Peter Bates > Thinking about care homes

Thinking about care homes

Find below a range of resources on the following topics:

  • The impact of physical environment and belongings
  • Are care homes like a family?
  • Eating together
  • Building community connections
  • Going out and transport
  • Risk assessment
  • Locked environments (forensic hospitals)
  • Closing a care home and transferring to a new place

The last homely house

What makes a house a home? When a person with disabilities moves from their own home to live in a residential care facility or some other place, they lose their home. Others retain their own home, but it is invaded by an army of well-meaning health and care staff, who unwittingly make the person homeless, even if they still hold the deeds or the tenancy. If we understand what makes a house a home, then we can perhaps learn to uphold the person’s sense of home. For an introduction, read a short blog about beds and another about stairs, or go for a detailed reviewed of the literature at How to make a homely care home.

We’re just like a family

As well as calling on ideas of home, many residential care facilities choose to describe themselves as ‘just like a family’. In this companion piece to How to make a homely care home we consider How to make a family-based care home.

How to close or relocate a service

Medieval texts on the art of dying focused on the final moments of good people and the modern hospice movement has added quality of life to the palliative care agenda. Lessons can be borrowed from the literal death of the individual and applied to the closure of organisations, teams and services that are killed off by Covid-19, austerity or the machinations of commissioning. Should we think together about closure and relocation of health and social care services?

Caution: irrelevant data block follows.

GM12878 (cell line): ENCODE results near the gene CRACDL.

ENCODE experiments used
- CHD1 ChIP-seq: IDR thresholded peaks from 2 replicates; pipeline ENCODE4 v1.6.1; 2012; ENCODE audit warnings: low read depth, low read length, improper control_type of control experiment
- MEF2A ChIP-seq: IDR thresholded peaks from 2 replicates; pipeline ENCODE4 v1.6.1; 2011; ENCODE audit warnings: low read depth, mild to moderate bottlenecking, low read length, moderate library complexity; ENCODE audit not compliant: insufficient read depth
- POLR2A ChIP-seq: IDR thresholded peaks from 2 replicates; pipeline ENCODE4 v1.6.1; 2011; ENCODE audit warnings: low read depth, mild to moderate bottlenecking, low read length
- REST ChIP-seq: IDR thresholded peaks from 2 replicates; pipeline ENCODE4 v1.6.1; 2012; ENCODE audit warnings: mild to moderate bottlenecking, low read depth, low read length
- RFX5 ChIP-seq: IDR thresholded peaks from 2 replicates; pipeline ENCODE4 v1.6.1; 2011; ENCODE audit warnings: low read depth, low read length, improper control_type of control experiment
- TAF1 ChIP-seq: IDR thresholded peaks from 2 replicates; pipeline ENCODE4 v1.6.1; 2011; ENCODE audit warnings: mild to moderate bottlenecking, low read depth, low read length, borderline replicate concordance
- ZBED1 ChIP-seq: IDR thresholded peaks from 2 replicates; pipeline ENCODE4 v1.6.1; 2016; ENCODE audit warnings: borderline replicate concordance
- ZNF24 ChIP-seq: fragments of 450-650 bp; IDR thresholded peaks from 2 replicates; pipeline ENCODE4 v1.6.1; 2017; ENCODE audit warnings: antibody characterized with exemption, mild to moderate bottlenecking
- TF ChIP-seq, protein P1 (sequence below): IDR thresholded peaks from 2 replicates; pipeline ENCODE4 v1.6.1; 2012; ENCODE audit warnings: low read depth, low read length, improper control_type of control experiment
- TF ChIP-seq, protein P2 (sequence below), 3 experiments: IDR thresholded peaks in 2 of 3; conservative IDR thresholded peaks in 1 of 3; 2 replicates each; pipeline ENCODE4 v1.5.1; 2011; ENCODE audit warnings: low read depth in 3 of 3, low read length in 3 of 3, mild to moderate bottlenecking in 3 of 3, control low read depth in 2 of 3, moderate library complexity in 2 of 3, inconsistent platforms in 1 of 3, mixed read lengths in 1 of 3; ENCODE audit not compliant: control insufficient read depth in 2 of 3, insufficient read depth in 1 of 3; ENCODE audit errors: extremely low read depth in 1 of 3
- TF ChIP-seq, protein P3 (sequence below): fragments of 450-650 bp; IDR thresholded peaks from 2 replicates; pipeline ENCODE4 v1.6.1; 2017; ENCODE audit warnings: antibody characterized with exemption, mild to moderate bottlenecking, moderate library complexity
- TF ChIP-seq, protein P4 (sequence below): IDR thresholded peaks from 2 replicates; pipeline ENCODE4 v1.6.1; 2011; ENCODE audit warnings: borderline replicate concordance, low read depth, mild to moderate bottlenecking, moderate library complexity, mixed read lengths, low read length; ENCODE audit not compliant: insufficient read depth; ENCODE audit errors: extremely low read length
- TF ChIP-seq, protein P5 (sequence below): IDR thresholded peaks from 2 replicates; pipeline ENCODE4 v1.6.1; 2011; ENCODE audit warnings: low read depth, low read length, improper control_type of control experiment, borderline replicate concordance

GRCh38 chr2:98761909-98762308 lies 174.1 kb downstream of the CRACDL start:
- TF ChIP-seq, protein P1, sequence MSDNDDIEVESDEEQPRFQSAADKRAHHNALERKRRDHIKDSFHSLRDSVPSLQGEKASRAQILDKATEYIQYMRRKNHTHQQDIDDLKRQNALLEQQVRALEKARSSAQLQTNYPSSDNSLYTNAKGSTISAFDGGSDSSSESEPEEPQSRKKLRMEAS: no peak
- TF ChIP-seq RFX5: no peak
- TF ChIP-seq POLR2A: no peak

Painting the minibus

Should vehicles that belong to health and social care services carry their name, logo or other messages? Do these coachpainted adverts deserve the name stigmobile? Read more…

Inclusive risk assessment

Do risk assessment forms commonly include the expectation that people will participate in inclusive community settings and engage with the general public? A long risk assessment form for outings from a care home or similar setting is offered here here along with a one-page summary called ‘7 Great Questions

Time to Connect

In this project funded by the Big Lottery, I worked with NDTi colleagues to support staff working in care homes and people involved in TimeBanks. The goal was to support care home residents to get a more included life in the community. Here’s some of the resources generated through the project:

Eating together

As highlighted above, we have been asking if staff in congregate care settings sit down to a shared meal with the people that they support. Who pays? When people go out and call at a cafe, pub or restaurant, do the staff eat and who pays for the meal? Read more… 

Striving for Excellence in locked rehabilitation

This programme is largely for independent and voluntary sector providers of locked residential rehabilitation services for people with mental health issues or learning disabilities living in the English East Midlands. It comprises (i) a series of seminars for key staff and people using services to promote a more personalised and inclusive approach; (ii) a shared sense of what excellent services look like, captured in an excellence framework; (iii) learning exchange visits between members which lead to individual action plans for each service; and (iv) stories of how services are striving for excellence that capture and share ideas for service improvement. We have recently developed a page of resources here on the introduction of the smoking ban. Networking groups in the East Midlands include:

  • The Striving for Excellence Programme
  • East Midlands Recovery and Outcomes Group – contact here.
  • The East Midlands Learning Disability Nurse Network – here.
  • The East Midlands Acquired Brain Injury Forum
  • Independent Neurorehabilitation Alliance – here